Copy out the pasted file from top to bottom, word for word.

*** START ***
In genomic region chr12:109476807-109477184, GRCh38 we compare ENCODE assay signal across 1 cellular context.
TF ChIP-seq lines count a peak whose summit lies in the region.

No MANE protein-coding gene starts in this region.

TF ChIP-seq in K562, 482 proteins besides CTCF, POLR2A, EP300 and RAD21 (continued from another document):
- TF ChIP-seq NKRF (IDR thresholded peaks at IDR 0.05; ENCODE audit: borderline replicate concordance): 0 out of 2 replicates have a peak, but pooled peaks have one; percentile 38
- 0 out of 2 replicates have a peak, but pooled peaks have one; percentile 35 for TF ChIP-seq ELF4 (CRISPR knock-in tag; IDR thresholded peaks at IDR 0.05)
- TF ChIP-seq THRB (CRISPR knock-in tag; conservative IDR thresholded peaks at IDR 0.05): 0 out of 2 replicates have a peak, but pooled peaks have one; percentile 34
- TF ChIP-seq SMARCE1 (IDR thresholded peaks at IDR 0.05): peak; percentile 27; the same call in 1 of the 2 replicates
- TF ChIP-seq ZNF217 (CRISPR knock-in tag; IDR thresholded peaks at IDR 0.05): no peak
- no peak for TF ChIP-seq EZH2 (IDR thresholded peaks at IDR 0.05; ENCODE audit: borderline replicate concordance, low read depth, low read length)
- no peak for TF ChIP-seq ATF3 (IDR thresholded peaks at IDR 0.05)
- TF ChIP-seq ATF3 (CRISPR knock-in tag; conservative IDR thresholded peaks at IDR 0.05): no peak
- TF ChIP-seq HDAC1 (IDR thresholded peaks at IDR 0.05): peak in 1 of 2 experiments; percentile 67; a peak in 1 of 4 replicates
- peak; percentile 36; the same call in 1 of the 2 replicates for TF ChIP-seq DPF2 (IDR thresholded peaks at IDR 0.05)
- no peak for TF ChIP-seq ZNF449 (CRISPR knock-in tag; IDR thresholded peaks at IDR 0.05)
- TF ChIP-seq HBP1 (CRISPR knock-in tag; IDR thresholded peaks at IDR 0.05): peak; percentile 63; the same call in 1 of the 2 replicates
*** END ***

In genomic region chr12:109476807-109477184, GRCh38 we compare ENCODE assay signal across 1 cellular context.
TF ChIP-seq lines count a peak whose summit lies in the region.

No MANE protein-coding gene starts in this region.

TF ChIP-seq in K562, 482 proteins besides CTCF, POLR2A, EP300 and RAD21 (continued from another document):
- TF ChIP-seq NKRF (IDR thresholded peaks at IDR 0.05; ENCODE audit: borderline replicate concordance): 0 out of 2 replicates have a peak, but pooled peaks have one; percentile 38
- 0 out of 2 replicates have a peak, but pooled peaks have one; percentile 35 for TF ChIP-seq ELF4 (CRISPR knock-in tag; IDR thresholded peaks at IDR 0.05)
- TF ChIP-seq THRB (CRISPR knock-in tag; conservative IDR thresholded peaks at IDR 0.05): 0 out of 2 replicates have a peak, but pooled peaks have one; percentile 34
- TF ChIP-seq SMARCE1 (IDR thresholded peaks at IDR 0.05): peak; percentile 27; the same call in 1 of the 2 replicates
- TF ChIP-seq ZNF217 (CRISPR knock-in tag; IDR thresholded peaks at IDR 0.05): no peak
- no peak for TF ChIP-seq EZH2 (IDR thresholded peaks at IDR 0.05; ENCODE audit: borderline replicate concordance, low read depth, low read length)
- no peak for TF ChIP-seq ATF3 (IDR thresholded peaks at IDR 0.05)
- TF ChIP-seq ATF3 (CRISPR knock-in tag; conservative IDR thresholded peaks at IDR 0.05): no peak
- TF ChIP-seq HDAC1 (IDR thresholded peaks at IDR 0.05): peak in 1 of 2 experiments; percentile 67; a peak in 1 of 4 replicates
- peak; percentile 36; the same call in 1 of the 2 replicates for TF ChIP-seq DPF2 (IDR thresholded peaks at IDR 0.05)
- no peak for TF ChIP-seq ZNF449 (CRISPR knock-in tag; IDR thresholded peaks at IDR 0.05)
- TF ChIP-seq HBP1 (CRISPR knock-in tag; IDR thresholded peaks at IDR 0.05): peak; percentile 63; the same call in 1 of the 2 replicates